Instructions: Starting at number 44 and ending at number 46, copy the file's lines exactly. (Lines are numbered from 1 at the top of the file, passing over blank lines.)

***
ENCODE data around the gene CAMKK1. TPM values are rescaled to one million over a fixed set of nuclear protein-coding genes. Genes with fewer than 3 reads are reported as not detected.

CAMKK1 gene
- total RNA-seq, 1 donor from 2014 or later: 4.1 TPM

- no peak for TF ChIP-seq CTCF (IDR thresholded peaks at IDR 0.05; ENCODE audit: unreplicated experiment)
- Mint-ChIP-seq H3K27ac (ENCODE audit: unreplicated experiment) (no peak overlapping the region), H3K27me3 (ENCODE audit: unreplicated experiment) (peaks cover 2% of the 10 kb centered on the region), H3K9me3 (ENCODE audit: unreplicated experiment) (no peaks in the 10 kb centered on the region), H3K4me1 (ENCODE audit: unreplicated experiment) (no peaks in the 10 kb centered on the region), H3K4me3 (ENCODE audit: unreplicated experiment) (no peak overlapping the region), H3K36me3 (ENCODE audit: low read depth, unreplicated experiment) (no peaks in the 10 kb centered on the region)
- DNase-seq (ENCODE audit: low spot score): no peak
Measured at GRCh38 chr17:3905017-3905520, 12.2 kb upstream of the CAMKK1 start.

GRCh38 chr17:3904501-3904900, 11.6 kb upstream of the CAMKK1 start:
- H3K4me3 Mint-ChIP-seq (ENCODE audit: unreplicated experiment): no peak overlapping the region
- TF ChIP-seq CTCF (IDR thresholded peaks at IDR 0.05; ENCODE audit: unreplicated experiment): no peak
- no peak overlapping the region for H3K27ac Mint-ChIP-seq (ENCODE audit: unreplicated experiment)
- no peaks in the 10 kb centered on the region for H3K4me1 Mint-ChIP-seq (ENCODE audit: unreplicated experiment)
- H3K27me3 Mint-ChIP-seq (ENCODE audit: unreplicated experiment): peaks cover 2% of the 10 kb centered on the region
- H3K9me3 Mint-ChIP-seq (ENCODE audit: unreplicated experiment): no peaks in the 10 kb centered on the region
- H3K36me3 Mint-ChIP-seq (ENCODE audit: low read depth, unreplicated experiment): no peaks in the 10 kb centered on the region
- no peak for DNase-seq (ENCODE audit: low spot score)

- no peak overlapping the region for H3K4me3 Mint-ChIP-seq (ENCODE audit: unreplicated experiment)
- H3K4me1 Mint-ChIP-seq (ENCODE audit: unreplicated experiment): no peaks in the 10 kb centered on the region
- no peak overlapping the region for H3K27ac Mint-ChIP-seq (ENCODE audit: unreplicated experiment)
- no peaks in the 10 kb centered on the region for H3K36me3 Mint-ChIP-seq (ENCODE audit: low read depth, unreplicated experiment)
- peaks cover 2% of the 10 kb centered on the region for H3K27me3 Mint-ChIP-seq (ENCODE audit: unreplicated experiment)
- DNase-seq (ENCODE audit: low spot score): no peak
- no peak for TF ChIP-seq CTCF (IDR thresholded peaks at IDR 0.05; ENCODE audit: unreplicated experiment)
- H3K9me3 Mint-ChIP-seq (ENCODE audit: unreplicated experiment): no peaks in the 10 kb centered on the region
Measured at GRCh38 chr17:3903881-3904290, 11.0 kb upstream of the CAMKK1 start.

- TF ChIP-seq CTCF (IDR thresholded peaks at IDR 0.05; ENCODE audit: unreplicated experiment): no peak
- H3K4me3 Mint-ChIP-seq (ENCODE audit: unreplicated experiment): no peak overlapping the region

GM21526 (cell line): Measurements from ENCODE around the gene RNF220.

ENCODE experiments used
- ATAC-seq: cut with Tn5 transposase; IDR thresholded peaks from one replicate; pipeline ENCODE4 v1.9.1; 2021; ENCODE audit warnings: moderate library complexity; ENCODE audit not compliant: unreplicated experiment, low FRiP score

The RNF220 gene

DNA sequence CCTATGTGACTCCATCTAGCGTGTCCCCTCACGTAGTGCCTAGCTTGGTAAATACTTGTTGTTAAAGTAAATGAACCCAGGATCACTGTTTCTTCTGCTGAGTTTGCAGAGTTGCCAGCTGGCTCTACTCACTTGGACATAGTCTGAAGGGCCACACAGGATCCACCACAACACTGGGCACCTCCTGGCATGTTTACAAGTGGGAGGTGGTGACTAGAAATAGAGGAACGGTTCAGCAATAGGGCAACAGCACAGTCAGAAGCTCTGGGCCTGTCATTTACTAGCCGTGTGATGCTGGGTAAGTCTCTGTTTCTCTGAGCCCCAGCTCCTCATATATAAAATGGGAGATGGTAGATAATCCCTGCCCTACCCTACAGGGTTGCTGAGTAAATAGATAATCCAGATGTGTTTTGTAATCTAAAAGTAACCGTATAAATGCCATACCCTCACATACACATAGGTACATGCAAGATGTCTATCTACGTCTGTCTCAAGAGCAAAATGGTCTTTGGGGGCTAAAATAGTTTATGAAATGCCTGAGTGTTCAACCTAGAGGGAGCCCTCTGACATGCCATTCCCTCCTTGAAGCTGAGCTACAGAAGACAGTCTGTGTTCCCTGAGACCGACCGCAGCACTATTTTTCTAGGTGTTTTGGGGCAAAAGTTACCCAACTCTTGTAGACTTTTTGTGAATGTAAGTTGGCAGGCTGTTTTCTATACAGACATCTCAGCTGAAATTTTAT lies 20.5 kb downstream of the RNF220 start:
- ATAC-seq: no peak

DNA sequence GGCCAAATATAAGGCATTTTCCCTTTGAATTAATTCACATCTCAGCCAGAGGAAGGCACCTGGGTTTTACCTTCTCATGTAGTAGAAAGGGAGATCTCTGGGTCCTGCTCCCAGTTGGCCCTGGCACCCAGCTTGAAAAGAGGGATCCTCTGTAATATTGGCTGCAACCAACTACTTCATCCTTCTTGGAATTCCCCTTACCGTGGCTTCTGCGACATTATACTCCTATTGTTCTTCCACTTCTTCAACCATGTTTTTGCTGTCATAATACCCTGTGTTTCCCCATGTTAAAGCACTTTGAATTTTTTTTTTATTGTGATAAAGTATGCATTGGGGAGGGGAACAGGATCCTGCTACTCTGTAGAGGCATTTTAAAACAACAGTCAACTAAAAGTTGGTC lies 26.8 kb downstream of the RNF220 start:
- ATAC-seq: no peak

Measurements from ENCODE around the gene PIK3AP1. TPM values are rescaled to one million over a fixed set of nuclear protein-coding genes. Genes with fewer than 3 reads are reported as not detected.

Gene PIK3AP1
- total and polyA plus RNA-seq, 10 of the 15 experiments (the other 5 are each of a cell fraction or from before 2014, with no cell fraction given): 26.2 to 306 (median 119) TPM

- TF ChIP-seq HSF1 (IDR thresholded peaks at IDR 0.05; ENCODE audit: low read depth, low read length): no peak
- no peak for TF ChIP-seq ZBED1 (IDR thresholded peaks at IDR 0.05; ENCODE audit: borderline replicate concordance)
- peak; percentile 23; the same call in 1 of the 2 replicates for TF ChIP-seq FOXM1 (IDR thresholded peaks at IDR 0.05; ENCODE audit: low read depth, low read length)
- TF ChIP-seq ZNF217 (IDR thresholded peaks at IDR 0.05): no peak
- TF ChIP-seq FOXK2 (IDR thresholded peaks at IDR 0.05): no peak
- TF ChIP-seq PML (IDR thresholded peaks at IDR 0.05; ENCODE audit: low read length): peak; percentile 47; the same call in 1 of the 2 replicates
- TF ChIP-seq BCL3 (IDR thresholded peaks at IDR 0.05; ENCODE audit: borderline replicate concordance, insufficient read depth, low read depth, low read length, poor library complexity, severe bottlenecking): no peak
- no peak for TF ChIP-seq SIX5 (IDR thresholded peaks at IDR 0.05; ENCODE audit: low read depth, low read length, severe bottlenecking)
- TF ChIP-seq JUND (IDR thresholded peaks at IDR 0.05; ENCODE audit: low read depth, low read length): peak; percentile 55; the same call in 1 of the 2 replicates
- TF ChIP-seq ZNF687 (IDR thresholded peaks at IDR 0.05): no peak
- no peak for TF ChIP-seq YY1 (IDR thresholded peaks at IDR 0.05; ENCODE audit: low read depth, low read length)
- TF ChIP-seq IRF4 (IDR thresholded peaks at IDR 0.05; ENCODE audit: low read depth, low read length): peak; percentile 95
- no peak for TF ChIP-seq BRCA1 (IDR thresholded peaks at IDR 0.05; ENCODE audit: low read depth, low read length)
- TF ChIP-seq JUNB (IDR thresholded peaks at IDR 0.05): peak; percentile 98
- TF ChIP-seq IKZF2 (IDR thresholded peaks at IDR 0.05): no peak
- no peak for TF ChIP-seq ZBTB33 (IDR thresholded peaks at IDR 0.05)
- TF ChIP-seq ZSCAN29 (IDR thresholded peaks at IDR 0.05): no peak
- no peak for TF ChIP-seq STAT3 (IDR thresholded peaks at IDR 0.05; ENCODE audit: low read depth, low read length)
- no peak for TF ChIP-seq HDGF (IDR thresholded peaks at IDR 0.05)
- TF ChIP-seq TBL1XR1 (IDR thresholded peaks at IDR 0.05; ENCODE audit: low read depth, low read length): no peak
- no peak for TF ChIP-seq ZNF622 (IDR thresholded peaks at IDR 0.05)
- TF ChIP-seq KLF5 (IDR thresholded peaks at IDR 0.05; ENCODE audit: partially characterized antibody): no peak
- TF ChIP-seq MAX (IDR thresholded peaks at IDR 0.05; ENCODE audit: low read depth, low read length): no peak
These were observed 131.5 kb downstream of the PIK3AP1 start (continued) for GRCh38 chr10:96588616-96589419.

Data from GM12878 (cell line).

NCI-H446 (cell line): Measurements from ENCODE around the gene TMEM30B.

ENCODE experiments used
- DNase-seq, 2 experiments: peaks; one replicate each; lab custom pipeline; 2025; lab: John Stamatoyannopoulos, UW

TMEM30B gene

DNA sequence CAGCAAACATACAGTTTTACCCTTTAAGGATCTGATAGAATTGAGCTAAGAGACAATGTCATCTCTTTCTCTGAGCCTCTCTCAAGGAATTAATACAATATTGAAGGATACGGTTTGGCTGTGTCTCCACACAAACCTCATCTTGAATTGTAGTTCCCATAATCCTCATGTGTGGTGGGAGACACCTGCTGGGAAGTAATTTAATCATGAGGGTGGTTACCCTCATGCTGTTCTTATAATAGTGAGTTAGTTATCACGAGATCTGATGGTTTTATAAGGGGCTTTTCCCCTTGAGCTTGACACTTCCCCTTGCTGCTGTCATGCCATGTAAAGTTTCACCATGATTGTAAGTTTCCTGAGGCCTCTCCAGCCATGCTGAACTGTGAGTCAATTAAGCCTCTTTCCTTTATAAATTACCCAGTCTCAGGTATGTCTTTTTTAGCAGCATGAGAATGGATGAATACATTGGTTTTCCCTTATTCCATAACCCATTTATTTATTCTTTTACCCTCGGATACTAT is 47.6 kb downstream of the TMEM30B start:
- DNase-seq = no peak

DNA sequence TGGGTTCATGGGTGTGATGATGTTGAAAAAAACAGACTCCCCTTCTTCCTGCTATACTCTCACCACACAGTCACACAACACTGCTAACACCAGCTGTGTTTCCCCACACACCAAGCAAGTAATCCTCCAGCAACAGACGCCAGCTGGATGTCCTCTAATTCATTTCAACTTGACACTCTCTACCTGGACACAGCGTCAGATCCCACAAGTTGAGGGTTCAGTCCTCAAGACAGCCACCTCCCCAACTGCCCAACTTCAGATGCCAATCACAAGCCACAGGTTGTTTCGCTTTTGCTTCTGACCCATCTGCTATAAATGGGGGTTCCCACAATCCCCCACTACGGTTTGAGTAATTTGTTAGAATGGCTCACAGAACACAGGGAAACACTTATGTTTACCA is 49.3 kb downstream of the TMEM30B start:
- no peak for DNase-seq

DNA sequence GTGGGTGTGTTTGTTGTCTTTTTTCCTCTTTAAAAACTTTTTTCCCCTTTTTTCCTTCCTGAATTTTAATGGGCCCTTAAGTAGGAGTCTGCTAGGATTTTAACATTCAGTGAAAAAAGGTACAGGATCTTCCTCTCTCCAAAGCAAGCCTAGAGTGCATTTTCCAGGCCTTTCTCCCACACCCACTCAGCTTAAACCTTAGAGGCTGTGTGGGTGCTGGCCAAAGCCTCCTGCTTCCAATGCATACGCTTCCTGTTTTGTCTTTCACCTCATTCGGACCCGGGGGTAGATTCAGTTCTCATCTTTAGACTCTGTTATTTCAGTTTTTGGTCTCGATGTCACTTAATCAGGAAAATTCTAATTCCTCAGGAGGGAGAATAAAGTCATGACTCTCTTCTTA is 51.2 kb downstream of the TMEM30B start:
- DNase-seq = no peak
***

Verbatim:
- TF ChIP-seq PML (IDR thresholded peaks at IDR 0.05; ENCODE audit: low read length): peak; percentile 47; the same call in 1 of the 2 replicates
- TF ChIP-seq BCL3 (IDR thresholded peaks at IDR 0.05; ENCODE audit: borderline replicate concordance, insufficient read depth, low read depth, low read length, poor library complexity, severe bottlenecking): no peak
- no peak for TF ChIP-seq SIX5 (IDR thresholded peaks at IDR 0.05; ENCODE audit: low read depth, low read length, severe bottlenecking)